July 29, 2010: CCD files motion for preliminary injunction requesting federal court in North Dakota to place Libertarian Party candidates on the November 2, 2010 general election ballot. Earlier this month, CCD filed a lawsuit on behalf of the Libertarian Party and its candidates, which challenges a North Dakota election law that bars winners of primary elections held by ballot-qualified political parties from appearing on the state’s general election ballot unless they receive a specified minimum number of votes. The plaintiffs have requested an expedited hearing, so that the court may grant the requested injunction before the September 8, 2010 statutory deadline, when North Dakota Secretary of State Alvin A. Jaeger must certify a list of candidates for inclusion on the November 2 general election ballot.

Case Information and Legal Documents

July 14, 2010: CCD files lawsuit in federal district court for North Dakota to challenge the constitutionality of a state law that bars winners of the North Dakota Libertarian Party’s primary election from appearing on the general election ballot, because they did not receive a specified minimum number of votes. The plaintiffs are the North Dakota Libertarian Party and three of its candidates for state legislature – Richard Ames, Thommy Passa and Anthony Stewart – each of whom was denied placement on North Dakota’s November 2, 2010 general election ballot, despite being the undisputed winner of the party’s primary election in June. Read the Bismarck Tribune coverage here. Read the Associated Press coverage here.

Case Information and Legal Documents

June 30, 2010: United States District Court Judge Emmet G. Sullivan has written a letter to the Justice Department and the United States Attorneys’ Office requesting comment on the “important questions of constitutional law” raised by Libertarian Party, et al. v. District of Columbia Board of Elections and Ethics, which CCD filed on August 7, 2009. The lawsuit challenges the failure of D.C. elections officials to compute and certify valid votes for qualified write-in candidates. Read the court filings here.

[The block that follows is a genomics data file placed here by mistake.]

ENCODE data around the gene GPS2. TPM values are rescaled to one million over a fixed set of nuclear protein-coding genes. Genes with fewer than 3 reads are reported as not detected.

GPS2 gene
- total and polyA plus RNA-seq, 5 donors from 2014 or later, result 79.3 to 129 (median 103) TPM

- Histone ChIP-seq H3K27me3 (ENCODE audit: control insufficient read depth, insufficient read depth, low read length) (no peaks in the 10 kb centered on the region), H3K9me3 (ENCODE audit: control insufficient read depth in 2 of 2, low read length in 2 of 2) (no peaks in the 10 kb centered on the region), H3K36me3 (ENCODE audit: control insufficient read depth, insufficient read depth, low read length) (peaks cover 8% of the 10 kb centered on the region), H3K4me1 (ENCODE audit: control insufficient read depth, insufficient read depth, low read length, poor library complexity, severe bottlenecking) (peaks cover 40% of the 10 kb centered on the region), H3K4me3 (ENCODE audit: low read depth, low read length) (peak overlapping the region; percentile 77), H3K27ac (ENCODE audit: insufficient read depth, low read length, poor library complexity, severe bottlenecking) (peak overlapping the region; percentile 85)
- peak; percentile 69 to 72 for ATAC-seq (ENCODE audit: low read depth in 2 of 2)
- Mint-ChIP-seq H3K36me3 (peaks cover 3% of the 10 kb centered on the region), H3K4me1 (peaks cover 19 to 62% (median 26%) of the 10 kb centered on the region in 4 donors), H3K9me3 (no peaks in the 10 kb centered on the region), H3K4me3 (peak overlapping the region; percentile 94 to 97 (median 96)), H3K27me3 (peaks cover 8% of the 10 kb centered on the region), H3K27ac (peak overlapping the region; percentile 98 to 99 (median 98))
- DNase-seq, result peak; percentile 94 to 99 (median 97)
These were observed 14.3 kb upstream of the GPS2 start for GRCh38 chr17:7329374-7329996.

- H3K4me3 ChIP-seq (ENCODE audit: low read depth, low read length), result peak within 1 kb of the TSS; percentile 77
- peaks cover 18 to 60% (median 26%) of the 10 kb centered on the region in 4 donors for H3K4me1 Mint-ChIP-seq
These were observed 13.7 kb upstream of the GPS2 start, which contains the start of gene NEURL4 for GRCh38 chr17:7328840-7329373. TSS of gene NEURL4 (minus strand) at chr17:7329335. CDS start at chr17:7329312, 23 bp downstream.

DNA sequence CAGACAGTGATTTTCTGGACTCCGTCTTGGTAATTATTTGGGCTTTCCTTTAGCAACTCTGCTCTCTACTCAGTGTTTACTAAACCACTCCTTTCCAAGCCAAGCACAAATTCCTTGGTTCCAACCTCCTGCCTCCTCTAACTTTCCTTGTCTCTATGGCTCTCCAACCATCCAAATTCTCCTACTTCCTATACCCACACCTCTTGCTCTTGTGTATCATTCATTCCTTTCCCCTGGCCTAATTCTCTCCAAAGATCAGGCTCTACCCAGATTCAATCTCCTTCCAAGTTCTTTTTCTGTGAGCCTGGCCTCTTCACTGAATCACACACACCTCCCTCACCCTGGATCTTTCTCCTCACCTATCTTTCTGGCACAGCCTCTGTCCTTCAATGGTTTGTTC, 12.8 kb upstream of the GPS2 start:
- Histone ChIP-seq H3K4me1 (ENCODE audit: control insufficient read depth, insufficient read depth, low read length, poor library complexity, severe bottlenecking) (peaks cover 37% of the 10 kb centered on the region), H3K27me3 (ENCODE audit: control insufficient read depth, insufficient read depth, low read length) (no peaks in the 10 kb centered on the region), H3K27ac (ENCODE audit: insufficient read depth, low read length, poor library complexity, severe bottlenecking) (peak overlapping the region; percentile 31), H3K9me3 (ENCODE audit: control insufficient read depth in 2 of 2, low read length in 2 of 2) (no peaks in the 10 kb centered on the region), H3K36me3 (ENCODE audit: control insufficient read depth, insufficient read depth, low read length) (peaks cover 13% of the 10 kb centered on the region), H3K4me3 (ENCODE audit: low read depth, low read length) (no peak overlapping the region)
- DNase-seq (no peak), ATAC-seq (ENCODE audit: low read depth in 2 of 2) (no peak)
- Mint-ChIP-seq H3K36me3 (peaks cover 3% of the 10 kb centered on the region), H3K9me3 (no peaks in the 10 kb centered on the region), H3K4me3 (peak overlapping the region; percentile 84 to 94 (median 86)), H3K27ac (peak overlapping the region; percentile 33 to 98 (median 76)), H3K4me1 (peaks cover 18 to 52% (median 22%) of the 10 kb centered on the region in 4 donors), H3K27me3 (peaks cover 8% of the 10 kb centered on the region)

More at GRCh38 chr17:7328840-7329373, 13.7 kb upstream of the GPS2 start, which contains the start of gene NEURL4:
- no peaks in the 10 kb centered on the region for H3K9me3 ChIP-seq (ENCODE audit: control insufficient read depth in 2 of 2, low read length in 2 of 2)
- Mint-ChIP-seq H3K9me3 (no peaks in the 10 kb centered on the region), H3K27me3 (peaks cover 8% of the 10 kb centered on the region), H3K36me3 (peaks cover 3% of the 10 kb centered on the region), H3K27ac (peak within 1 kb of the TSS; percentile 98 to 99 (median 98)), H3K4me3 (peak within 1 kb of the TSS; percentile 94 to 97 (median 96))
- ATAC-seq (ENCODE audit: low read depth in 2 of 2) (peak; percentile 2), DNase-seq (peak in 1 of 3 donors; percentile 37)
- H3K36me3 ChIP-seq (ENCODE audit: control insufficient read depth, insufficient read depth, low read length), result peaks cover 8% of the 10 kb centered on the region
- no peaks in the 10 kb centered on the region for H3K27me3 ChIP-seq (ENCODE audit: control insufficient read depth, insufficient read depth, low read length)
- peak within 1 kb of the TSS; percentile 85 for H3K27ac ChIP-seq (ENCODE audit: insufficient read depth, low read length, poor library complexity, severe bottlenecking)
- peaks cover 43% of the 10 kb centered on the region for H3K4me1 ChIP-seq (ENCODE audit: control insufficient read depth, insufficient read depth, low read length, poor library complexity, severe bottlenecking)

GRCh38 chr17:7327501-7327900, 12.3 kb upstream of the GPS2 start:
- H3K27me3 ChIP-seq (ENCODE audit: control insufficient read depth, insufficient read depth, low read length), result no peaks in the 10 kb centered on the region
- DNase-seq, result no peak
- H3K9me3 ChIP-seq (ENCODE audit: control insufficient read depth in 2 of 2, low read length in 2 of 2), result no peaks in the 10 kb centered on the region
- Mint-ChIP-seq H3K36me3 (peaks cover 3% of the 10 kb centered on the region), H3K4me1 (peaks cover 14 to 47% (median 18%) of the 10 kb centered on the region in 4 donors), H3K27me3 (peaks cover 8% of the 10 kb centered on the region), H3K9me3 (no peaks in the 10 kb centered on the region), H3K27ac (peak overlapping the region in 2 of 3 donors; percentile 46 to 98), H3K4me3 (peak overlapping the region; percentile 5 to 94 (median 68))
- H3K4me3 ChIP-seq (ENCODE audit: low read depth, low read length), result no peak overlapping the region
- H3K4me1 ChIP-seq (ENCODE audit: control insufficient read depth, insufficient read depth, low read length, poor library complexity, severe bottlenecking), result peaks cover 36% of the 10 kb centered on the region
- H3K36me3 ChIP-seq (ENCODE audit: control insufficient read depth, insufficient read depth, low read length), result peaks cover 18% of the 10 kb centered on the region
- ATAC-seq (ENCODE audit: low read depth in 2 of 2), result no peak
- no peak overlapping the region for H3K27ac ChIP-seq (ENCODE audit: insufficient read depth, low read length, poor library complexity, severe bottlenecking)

February 2, 2010: The Kansas City Star publishes CCD Director Theresa Amato’s op-ed calling for a revamped Federal Election Commission to solve the agency’s “partisan paralysis.” The solution? Transform the FEC from a “bi-partisan” to a “non-partisan” agency by appointing independents and minor party members – not just Republicans and Democrats – to serve as Commissioners. Read the published op-ed here.

November 9, 2009: CCD joins lawsuit filed on behalf of write-in candidates and voters in Washington, D.C., to require elections officials to report vote totals for each qualified write-in candidate. Currently, D.C. only includes the total number of all write-in votes in its official vote tally, effectively disenfranchising write-in voters. The case is Libertarian Party, et al. v. District of Columbia Board of Elections and Ethics, Civ. No. 09-5836.